The Sierra Club said: "If Fukushima, Chernobyl and Three Mile Island have taught us anything, it's that nuclear plants are too expensive, too slow to build, and too risky. That's why countries like Germany – one of the largest economies in the world – are going all in on renewable energy sources and decommissioning dangerous nuclear plants."

Joseph Romm, the lead climate blogger with the liberal Center for American Progress, focuses on the cost of nuclear plants in his own rebuttal to the scientists' letter: "I think their letter is mis-addressed and also misses the key point about nuclear power − because it is so expensive, especially when done safely, the industry has no chance of revival absent a serious price on carbon."[5]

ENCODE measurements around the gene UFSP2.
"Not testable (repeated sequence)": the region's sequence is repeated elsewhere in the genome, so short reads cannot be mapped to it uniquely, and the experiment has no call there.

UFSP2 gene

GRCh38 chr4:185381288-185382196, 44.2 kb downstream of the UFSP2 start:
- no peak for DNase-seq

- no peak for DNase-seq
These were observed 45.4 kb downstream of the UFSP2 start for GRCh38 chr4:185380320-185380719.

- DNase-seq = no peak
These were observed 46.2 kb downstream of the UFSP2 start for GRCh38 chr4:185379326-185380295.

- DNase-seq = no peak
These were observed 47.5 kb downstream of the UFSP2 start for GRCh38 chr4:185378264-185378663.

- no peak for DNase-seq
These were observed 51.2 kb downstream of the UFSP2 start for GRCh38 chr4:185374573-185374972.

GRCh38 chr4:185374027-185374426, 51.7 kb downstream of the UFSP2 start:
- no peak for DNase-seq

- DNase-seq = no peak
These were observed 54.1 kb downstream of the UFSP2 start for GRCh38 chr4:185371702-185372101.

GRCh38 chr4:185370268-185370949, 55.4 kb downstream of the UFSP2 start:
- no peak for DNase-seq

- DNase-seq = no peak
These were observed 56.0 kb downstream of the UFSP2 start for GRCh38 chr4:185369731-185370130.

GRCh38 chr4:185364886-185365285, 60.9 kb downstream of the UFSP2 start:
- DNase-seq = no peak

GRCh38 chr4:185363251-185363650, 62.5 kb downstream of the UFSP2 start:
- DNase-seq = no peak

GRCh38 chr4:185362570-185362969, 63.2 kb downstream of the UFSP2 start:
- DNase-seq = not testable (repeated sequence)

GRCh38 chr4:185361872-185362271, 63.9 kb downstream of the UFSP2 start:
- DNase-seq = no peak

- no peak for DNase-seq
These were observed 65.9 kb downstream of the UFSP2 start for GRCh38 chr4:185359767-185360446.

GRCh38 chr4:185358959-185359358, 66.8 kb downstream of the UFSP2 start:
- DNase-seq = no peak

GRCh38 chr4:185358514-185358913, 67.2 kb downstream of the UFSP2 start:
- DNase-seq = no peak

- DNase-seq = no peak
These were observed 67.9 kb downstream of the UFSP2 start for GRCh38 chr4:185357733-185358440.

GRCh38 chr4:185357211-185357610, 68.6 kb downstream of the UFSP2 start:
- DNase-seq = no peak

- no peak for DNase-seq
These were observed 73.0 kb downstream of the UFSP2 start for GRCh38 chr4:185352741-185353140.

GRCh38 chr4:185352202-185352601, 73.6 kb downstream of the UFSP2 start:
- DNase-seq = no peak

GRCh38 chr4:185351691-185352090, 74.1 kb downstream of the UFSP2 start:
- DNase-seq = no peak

Romm writes that it's not the green movement that has prevented construction of new nuclear plants in the U.S. in recent decades. "As a practical matter, environmental groups have had little impact on the collapse of nuclear power in America. The countries where nuclear has dead-ended are market-based economies where the nuclear industry has simply been unable to deliver a competitive product," he writes.[5]

Pandora's Promise

Meanwhile the pro-nuclear documentary, Pandora's Promise by director Robert Stone was released on 15th November and formed part of a mini festival in London's Brixton, showing alongside five other documentaries exploring the pros and cons of nuclear generation and a panel discussion featuring Stone and several of his fellow filmmakers.[6]